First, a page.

Federal Reserve Chairman Jerome Powell and many economists were surprised by how much inflation has accelerated. May and June prices, as measured by the consumer price index, were up at 8% and 11.4% annual rates over their prior months.
Powell has convinced himself and financial markets that the recent surge in inflation will moderate. The expected pace implied by 5-year inflation-indexed bonds is not much higher than the Fed’s 2% target.
However, businesses that actually make products are facing all kinds of supply bottlenecks, surging commodity prices and labor shortages that are likely to last into next year and beyond. The latest Conference Board survey indicates households expect 4.8% inflation over the next 12 months and 2.9% over the next 5 to 10 years.
Rapidly changing conditions
The Fed chairman and senior policy makers are influenced by macroeconomists. They have a penchant for reducing a $21 trillion economy with supply tentacles reaching to the edges of the globe to just a few equations. But beneath those behavioral rules — like the Phillip’s Curve — are myriad real-world conditions that are changing rapidly while econometric models are estimated with historical data.
While some Fed policy makers may be considering when to slow the pace of Treasury and mortgage-backed securities purchases, Powell does not seem inclined to rein things in just yet.
Pandemics, like wars, create barriers to accustomed patterns of spending — restaurant closures this time and food rationing in World War II. When crises pass, folks go back to old ways but not completely. Hybrid work will permanently cut purchases at eateries in metro business centers and elevate demand for home office space, computers, printers and collaborative software.
Many restaurants and service jobs for working class and minority Americans are permanently lost. Meanwhile, the demand for materials like copper, chips and software to equip and enable a more distributed professional workforce will remain elevated above 2019 levels, and shortages and upward pressure on prices and wages for skilled workers in those industries will likely endure.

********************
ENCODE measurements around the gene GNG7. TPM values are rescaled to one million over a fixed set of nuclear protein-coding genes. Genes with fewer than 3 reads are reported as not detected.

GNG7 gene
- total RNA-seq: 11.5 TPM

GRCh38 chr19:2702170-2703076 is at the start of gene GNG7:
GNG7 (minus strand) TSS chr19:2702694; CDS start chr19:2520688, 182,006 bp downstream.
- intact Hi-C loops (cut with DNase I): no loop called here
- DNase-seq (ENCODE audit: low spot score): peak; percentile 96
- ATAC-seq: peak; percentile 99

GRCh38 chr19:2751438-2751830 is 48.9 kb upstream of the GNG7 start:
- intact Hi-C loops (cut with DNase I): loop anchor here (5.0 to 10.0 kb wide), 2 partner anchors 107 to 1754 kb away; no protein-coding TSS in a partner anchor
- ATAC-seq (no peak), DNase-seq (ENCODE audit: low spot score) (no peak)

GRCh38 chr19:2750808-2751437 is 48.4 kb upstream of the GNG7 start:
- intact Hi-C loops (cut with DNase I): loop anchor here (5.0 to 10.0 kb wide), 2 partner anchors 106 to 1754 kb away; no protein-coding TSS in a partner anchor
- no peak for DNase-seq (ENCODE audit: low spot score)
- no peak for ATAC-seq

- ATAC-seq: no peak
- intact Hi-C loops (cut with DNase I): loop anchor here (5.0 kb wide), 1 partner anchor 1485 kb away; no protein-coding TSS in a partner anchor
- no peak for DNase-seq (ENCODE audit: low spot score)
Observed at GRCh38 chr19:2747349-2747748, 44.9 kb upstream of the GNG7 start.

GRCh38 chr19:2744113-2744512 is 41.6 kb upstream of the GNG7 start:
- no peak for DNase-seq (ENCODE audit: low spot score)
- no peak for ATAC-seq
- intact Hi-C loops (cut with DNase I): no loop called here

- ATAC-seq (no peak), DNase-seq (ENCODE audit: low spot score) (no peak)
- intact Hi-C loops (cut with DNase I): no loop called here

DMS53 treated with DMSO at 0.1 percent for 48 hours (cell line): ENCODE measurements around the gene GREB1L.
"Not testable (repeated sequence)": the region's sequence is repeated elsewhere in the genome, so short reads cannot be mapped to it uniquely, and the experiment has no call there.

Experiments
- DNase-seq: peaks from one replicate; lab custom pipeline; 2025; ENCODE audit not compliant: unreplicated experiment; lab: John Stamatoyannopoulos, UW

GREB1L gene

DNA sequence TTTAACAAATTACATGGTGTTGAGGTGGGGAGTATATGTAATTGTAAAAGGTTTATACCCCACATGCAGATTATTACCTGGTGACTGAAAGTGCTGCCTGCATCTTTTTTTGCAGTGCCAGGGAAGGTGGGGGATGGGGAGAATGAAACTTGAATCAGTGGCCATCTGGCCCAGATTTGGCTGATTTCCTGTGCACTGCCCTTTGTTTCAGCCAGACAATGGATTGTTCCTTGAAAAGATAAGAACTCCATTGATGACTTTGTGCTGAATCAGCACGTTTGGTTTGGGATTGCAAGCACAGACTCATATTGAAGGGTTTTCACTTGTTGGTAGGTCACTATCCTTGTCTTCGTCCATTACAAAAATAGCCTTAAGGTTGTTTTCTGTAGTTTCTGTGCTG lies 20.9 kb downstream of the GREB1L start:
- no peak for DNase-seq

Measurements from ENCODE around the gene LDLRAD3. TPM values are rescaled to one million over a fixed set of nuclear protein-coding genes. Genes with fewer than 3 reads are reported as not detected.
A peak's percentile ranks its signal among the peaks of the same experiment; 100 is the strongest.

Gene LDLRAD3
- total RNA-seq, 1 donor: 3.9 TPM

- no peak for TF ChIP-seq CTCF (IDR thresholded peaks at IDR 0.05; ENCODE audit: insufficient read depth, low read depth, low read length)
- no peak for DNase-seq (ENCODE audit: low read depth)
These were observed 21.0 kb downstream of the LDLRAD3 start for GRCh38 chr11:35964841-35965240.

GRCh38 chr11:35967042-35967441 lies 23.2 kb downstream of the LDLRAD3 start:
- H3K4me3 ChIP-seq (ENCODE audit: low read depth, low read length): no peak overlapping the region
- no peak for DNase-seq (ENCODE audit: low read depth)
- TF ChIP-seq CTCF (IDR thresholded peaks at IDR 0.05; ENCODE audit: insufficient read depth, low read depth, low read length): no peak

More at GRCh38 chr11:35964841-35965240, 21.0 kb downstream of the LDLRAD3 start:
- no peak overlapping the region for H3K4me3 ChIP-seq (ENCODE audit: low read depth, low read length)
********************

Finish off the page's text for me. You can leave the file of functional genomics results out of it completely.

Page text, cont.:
Over the last two decades, new-home construction has been depressed, but now millennials on the upper leg of the K-shaped job market, commuting less, are plowing into suburban homeownership. Builders are responding but have butted up against shortages of building lots, materials and skilled tradesmen from restrictive zoning and years of underinvestment in sawmills, factories and vocational education that the Fed can’t fix as its inflation forecasts require.
As the government only includes the implied rents homeowners pay themselves with a lag — and those account for 24% of the consumer price index — we know two things. Home prices will continue to rise, and their impact on measures of consumer inflation will continue for years.
Vulnerability of supply chains
Over the last two decades, manufactures and consumer-service providers — read call centers at Amazon and credit-card companies — have stretched supply chains into China and elsewhere in Asia in search of the lowest wages.
Pandemic shutdowns, shortages of imported components showed the vulnerability of such strategies and diversification and reshoring away from the lowest price source are the buzz words. And the lowest priced source isn’t what it used to be — China’s working-age population is shrinking. All that points to prices rising more quickly than during the 2000s.
Displaced workers in the service sector can be retrained.
Levi Strauss is retooling brick and mortar retail workers for skilled digital positions with a two-month intensive boot camp in coding and data analytics. Instead of piggy backing on such efforts, President Joe Biden wants to offer two years of free community college.
Levi’s trainees get paid and pay their rent. At community colleges, displaced restaurant workers will be subjected to general education requirements that will extend the time needed to acquire skills and must borrow for living expenses.
Pressure on the Fed
The Fed is pressured to validate that folly along with a plethora of social programs demanded by the progressives staffing the Biden administration. A good deal of the president’s $3 trillion in proposed non-infrastructure social spending would be financed by the Fed buying bonds, because congressional Democratic are not likely to approve all the new taxes his plans require.
During the pandemic the Fed printed nearly $4 trillion to buy bonds, and assets on its balance sheet are now about 35% of the national debt held by the public. While some Fed policy makers may be considering when to slow the pace of Treasury and mortgage-backed securities purchases, Powell does not seem inclined to rein things in just yet.
All that money chasing goods in short supply will ultimately leave Messrs. Biden and Powell, as Ricky Ricardo would say, with “some ’splaining to do.”
Peter Morici is an economist and emeritus business professor at the University of Maryland, and a national columnist.
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